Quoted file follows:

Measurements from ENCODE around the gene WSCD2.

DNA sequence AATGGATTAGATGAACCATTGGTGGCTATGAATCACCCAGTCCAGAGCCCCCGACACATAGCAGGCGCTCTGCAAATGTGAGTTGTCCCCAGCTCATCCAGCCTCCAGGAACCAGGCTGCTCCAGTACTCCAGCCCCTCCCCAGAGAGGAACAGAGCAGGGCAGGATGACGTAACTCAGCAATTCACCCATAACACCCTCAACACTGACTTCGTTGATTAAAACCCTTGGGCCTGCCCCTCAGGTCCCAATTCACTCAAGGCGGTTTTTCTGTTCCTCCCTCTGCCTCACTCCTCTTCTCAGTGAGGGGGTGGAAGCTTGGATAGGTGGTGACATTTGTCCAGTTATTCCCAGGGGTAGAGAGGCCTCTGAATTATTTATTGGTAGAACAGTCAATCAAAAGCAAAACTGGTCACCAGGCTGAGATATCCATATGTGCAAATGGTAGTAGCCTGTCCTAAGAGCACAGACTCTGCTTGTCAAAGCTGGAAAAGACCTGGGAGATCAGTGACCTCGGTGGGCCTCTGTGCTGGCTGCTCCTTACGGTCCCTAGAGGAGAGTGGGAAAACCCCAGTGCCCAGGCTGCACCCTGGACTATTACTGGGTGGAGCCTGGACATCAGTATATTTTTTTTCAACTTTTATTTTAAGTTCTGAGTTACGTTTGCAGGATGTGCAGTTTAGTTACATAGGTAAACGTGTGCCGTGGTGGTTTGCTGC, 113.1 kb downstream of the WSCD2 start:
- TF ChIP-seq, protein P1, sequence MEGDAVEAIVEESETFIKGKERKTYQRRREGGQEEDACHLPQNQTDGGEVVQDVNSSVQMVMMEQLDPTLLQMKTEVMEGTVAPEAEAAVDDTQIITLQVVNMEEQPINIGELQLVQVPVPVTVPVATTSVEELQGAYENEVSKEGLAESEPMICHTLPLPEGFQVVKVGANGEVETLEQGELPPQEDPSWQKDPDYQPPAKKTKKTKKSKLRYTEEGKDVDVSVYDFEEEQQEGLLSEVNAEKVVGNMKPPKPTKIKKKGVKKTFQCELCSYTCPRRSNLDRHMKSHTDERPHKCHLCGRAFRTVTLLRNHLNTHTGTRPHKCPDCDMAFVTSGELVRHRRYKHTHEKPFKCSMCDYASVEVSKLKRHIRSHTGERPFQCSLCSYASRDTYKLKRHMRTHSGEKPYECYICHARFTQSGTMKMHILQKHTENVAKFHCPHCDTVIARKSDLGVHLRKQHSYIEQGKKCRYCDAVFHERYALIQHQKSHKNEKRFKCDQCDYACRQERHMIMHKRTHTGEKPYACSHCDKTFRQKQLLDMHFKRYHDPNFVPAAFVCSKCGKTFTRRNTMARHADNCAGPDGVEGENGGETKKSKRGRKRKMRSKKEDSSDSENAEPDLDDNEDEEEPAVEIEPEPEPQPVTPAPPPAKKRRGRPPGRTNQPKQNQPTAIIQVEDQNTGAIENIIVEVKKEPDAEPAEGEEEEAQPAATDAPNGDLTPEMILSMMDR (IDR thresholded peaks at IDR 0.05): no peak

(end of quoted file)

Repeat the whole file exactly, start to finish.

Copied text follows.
Measurements from ENCODE around the gene WSCD2.

DNA sequence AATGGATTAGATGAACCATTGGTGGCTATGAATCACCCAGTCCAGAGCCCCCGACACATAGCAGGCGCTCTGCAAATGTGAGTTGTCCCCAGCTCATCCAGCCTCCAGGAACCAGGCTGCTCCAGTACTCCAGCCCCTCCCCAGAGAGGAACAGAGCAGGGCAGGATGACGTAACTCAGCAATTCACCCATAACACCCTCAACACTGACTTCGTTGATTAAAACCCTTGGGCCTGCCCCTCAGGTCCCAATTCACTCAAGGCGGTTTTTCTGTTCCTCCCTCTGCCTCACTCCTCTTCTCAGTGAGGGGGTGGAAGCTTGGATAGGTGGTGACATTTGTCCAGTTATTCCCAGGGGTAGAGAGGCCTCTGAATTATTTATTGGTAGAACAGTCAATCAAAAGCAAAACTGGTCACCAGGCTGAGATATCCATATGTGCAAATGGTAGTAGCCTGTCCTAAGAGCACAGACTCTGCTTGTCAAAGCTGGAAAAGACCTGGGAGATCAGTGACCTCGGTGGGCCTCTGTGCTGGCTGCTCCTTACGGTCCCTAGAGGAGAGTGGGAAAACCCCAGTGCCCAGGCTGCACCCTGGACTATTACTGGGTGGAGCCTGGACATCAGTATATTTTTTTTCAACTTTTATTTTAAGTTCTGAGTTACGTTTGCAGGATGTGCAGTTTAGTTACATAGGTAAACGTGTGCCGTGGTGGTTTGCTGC, 113.1 kb downstream of the WSCD2 start:
- TF ChIP-seq, protein P1, sequence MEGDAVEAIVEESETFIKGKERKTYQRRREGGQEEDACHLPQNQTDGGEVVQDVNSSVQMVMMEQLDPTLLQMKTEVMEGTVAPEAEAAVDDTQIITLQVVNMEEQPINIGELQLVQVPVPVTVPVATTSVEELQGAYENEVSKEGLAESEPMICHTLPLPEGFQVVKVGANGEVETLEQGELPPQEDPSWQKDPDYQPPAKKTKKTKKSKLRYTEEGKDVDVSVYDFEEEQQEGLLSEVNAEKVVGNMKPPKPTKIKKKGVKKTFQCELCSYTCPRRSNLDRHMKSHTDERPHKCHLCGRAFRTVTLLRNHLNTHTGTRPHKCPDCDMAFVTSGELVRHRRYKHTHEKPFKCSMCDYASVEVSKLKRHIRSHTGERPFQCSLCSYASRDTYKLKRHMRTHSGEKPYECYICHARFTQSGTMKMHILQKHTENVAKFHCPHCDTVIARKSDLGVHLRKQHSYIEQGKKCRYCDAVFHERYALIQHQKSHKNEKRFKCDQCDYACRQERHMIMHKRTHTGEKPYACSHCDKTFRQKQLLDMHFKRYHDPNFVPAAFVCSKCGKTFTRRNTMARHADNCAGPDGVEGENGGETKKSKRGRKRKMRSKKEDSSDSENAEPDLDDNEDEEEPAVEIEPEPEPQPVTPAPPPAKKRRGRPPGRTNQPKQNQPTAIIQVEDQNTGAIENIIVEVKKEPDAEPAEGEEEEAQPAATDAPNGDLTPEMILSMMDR (IDR thresholded peaks at IDR 0.05): no peak